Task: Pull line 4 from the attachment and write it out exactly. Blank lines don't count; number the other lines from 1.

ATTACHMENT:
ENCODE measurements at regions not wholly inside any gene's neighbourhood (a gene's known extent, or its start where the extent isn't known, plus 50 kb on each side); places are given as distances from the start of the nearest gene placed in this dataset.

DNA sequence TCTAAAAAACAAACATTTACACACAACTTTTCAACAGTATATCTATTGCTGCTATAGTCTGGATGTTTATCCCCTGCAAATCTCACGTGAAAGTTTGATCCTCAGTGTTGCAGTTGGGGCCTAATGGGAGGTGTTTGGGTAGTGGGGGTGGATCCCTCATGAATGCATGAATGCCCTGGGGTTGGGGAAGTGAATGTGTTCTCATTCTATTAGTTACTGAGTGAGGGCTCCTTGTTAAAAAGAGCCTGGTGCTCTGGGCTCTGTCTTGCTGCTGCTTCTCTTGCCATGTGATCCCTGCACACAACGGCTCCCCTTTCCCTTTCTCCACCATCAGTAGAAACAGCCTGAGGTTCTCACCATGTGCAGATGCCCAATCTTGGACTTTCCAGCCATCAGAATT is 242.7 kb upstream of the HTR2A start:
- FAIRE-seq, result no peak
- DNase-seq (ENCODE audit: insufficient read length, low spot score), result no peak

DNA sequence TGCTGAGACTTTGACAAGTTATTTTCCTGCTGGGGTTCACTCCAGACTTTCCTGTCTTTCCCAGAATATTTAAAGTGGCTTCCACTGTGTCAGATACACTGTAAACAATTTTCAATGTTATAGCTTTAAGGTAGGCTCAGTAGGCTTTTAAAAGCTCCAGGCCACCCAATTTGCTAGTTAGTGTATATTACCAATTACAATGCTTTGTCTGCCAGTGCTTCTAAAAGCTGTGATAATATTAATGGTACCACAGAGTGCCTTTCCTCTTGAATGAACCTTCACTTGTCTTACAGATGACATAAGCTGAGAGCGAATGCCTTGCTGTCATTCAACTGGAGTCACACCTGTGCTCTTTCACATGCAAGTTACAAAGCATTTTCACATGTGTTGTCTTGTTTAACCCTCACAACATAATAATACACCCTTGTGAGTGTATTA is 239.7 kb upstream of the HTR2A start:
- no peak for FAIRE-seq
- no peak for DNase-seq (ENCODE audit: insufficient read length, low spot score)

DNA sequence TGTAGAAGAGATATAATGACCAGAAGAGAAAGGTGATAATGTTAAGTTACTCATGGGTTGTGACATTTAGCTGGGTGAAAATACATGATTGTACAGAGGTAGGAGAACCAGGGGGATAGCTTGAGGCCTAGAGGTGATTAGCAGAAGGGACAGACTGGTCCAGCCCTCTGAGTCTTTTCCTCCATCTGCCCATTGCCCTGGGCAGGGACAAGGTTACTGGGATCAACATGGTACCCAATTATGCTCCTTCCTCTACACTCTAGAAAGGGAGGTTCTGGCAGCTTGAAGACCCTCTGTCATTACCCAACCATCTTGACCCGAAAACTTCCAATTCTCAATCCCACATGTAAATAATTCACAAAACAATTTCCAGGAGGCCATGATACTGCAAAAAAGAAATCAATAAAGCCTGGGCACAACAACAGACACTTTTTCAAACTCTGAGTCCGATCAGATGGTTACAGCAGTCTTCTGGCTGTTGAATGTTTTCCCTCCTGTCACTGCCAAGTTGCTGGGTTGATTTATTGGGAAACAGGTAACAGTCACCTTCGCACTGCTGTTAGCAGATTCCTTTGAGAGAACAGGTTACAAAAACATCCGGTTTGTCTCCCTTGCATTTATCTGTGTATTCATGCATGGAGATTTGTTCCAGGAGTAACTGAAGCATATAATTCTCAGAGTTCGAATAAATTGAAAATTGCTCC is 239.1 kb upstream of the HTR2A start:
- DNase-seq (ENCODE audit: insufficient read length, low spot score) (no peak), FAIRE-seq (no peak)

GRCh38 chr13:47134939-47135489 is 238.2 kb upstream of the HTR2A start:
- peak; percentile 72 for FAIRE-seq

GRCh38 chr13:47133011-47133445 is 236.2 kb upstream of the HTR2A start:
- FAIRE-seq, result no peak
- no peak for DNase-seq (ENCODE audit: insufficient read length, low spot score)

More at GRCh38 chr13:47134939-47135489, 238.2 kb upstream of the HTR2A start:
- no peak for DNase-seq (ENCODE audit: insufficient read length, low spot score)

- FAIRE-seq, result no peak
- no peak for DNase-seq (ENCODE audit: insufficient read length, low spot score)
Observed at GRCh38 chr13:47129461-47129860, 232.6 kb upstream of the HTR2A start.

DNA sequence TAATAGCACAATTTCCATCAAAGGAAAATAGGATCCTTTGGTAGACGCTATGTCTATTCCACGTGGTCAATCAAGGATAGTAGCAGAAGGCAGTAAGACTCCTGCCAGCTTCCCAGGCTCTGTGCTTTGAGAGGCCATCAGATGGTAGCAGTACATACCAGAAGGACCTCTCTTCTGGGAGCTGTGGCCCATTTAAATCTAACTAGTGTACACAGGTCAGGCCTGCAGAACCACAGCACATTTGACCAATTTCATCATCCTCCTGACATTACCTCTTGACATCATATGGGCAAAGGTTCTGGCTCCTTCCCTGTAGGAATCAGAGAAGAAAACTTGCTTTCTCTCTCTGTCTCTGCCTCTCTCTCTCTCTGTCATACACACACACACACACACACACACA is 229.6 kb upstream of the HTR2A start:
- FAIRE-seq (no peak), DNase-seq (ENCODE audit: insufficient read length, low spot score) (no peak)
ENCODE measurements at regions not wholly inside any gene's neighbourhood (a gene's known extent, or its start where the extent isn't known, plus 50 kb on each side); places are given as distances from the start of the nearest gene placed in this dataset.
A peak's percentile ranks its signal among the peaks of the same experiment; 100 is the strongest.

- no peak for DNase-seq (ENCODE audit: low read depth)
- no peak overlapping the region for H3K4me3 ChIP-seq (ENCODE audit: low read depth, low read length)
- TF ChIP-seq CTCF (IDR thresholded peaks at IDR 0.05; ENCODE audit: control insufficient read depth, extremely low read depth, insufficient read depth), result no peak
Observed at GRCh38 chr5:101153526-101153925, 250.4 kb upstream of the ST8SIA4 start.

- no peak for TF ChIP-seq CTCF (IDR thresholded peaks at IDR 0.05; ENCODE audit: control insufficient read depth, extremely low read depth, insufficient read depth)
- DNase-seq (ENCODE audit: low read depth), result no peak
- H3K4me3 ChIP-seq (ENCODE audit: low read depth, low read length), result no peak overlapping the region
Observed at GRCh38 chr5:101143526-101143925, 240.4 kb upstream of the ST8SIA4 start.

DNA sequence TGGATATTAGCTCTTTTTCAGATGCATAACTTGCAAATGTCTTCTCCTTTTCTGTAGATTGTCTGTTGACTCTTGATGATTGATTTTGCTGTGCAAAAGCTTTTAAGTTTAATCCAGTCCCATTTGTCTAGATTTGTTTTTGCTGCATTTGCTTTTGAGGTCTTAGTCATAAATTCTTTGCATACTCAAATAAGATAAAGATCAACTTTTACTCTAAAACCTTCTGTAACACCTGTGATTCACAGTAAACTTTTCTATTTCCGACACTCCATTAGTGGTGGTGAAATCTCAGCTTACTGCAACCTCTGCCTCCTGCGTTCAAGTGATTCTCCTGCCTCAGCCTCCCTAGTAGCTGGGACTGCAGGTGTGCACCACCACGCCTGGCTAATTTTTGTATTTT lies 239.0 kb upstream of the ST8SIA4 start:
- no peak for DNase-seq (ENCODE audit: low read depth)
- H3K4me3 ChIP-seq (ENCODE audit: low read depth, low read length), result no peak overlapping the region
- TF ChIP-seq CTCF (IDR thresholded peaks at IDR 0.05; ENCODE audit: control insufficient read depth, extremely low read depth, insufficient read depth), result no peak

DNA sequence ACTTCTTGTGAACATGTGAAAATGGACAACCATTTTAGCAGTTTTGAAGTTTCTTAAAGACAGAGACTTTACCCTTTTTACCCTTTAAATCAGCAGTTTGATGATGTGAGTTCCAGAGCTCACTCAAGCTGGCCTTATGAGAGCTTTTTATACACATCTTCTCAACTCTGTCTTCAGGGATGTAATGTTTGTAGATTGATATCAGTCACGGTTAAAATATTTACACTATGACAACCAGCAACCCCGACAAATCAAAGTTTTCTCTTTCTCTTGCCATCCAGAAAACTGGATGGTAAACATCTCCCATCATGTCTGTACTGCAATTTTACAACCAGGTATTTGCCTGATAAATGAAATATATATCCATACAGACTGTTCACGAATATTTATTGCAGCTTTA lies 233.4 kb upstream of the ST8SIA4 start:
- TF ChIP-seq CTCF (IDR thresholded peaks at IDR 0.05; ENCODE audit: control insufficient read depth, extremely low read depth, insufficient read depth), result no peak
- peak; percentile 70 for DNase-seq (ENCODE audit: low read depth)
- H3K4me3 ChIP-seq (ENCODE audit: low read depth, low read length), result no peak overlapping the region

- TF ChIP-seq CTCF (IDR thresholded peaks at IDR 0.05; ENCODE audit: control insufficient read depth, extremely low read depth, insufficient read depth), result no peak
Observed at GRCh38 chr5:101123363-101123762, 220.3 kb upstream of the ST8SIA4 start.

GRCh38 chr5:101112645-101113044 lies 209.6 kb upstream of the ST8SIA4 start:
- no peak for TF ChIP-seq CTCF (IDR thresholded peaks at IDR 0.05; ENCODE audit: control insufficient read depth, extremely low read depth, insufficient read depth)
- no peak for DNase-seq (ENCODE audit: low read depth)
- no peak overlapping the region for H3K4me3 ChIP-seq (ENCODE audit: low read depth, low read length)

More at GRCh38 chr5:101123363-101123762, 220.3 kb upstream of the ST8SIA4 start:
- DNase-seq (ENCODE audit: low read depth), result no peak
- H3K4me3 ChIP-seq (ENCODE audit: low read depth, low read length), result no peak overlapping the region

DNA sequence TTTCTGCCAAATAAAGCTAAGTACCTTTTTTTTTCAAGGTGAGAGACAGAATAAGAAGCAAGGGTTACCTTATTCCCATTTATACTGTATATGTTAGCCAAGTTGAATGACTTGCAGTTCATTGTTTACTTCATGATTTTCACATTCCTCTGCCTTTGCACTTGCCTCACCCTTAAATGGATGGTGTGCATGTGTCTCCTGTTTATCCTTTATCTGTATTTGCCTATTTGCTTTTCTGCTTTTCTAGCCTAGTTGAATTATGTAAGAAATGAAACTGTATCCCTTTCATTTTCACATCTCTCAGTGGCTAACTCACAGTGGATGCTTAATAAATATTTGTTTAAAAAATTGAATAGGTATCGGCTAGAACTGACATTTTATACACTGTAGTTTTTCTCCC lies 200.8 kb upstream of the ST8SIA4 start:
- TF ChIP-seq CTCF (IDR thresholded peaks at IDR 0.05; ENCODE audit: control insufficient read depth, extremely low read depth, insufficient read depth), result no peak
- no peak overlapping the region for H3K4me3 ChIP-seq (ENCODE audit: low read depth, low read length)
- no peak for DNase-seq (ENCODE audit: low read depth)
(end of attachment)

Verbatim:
- DNase-seq (ENCODE audit: insufficient read length, low spot score), result no peak